Social prescribing: The next step for equitable healthcare
The data are in: people living with racism, low incomes and crowded housing are most affected by the COVID-19 pandemic. The attention it has drawn to these inequities has healthcare providers re-examining their practices with respect to virtual care, active outreach and health equity.
However, many are not sure what to do next. In addition to structural and policy changes, patients and healthcare practitioners need a straightforward, practice-based solution to help them take immediate action that can address health and social needs in real time. They need supportive structures that enable them to use both COVID-19 testing and routine healthcare visits as opportunities to collect vital sociodemographic data and to screen and refer people for access to food, housing, income supports, culturally safe supports and community connection. They need social prescribing, a way to integrate health care with community and social services to support people’s immediate social needs.
In February, the Alliance for Healthier Communities and the Association of Family Health Teams of Ontario argued that it was time for healthcare practitioners to take on social prescribing, a strengths-based referral program that empowers patients and healthcare providers to use health appointments as opportunities to connect with the community. When patients experience social isolation or other social needs, healthcare practitioners can use social prescriptions to connect them to a link worker, who then works hand in hand with patients to connect them with the appropriate supports and services.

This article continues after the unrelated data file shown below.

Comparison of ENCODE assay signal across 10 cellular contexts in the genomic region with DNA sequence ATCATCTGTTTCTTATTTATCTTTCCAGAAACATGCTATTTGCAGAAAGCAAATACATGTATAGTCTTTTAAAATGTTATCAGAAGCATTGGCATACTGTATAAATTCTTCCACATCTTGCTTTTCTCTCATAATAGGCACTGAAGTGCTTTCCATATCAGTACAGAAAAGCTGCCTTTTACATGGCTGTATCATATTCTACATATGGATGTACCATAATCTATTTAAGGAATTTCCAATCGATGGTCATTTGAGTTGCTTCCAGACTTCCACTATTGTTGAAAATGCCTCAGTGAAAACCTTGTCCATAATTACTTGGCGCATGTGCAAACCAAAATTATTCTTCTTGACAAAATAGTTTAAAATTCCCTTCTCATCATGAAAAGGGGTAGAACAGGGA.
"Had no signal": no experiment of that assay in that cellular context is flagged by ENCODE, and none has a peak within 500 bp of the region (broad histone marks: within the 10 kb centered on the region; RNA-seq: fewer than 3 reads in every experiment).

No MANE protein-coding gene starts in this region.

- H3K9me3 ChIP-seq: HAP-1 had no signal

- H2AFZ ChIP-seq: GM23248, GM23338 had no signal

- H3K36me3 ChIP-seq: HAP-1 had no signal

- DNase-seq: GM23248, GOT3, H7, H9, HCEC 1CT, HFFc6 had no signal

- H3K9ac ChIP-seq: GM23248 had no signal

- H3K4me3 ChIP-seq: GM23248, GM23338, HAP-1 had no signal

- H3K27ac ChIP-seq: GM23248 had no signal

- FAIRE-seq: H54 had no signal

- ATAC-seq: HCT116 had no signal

In March, the Alliance released the early results of Ontario’s first major social prescribing intervention study that demonstrated a 49 per cent reduction in loneliness amongst participants and more than 80 per cent support amongst healthcare providers engaged in taking action on the social determinants of health. We were hopeful that the provincial government would invest in social prescribing in its March 2020 budget.